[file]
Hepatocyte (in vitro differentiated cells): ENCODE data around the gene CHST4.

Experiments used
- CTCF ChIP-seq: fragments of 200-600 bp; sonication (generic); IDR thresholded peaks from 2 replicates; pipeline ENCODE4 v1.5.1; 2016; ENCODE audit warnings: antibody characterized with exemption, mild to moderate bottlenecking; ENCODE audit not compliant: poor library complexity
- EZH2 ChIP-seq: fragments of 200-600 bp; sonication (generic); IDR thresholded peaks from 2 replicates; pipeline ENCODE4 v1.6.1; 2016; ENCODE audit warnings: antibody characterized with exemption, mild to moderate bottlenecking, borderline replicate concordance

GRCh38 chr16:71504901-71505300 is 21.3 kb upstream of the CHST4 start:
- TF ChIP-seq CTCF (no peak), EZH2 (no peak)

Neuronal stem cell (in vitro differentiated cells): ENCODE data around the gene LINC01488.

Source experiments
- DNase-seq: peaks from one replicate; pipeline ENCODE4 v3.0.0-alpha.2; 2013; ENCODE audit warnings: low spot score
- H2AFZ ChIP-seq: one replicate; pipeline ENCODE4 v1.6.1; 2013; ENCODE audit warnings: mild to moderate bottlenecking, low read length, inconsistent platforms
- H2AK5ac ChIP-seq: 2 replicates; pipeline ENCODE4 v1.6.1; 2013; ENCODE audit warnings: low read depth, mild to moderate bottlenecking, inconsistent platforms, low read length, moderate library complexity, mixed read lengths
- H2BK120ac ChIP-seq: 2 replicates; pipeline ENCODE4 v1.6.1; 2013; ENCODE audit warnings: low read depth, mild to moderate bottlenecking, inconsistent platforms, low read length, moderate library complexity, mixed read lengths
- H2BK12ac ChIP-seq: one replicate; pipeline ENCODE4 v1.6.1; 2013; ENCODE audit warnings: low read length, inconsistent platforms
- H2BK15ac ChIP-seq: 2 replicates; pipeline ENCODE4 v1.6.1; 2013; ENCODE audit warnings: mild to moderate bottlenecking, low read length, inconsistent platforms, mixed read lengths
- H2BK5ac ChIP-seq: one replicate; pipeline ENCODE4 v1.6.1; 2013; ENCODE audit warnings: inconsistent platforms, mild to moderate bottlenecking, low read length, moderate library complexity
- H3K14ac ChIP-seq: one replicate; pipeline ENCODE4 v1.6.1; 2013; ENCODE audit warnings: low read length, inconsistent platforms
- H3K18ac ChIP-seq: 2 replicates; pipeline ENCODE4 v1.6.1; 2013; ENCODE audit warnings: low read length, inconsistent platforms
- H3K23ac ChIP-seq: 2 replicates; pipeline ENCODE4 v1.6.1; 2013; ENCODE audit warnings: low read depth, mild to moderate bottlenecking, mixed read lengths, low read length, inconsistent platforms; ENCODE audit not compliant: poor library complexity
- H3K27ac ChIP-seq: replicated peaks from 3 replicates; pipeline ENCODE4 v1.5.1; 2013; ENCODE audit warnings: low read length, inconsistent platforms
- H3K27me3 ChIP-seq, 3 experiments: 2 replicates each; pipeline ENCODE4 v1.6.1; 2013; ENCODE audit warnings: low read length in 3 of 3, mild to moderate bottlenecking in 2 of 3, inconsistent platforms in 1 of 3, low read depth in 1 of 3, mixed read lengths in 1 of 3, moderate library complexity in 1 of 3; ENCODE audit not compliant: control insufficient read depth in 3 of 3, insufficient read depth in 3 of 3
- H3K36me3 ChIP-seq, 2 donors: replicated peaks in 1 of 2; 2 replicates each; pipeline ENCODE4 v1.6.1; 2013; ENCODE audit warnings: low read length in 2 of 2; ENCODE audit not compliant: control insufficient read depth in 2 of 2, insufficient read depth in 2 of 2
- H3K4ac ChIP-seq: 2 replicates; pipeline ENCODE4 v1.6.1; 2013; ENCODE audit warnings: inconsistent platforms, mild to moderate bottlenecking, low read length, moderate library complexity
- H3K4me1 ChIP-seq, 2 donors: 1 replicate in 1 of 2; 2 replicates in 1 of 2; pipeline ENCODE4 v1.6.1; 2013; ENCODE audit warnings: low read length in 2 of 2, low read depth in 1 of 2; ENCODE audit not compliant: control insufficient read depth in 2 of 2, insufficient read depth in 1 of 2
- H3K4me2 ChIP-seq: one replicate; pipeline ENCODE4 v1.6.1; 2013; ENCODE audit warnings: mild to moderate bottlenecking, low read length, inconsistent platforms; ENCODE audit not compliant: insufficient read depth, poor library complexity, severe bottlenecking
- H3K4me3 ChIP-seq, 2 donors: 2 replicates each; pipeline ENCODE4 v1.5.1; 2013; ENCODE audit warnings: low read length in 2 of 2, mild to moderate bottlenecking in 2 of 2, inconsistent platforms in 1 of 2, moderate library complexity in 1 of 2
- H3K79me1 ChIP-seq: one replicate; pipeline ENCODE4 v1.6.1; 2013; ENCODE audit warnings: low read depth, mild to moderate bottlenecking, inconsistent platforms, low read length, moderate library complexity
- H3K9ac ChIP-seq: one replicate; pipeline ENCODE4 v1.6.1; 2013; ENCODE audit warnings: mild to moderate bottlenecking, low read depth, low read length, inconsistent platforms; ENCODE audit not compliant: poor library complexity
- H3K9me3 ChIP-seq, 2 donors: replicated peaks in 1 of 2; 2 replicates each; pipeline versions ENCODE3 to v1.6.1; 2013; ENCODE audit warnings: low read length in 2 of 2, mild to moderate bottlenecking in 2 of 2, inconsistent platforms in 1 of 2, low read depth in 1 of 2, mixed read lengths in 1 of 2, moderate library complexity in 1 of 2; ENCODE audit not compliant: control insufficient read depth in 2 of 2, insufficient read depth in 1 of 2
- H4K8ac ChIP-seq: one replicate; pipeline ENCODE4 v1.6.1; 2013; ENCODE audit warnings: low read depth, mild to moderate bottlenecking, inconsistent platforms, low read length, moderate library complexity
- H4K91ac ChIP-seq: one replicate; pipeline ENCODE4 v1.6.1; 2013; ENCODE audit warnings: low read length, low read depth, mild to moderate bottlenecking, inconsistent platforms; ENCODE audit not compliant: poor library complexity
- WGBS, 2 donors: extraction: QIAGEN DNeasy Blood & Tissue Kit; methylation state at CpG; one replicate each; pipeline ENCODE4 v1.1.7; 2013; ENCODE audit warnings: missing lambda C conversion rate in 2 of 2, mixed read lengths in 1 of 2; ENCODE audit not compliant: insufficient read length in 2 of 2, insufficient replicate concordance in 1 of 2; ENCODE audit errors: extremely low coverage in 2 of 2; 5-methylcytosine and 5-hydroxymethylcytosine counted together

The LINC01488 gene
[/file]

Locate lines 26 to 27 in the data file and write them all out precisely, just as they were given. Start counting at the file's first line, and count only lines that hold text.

- H3K79me1 ChIP-seq: one replicate; pipeline ENCODE4 v1.6.1; 2013; ENCODE audit warnings: low read depth, mild to moderate bottlenecking, inconsistent platforms, low read length, moderate library complexity
- H3K9ac ChIP-seq: one replicate; pipeline ENCODE4 v1.6.1; 2013; ENCODE audit warnings: mild to moderate bottlenecking, low read depth, low read length, inconsistent platforms; ENCODE audit not compliant: poor library complexity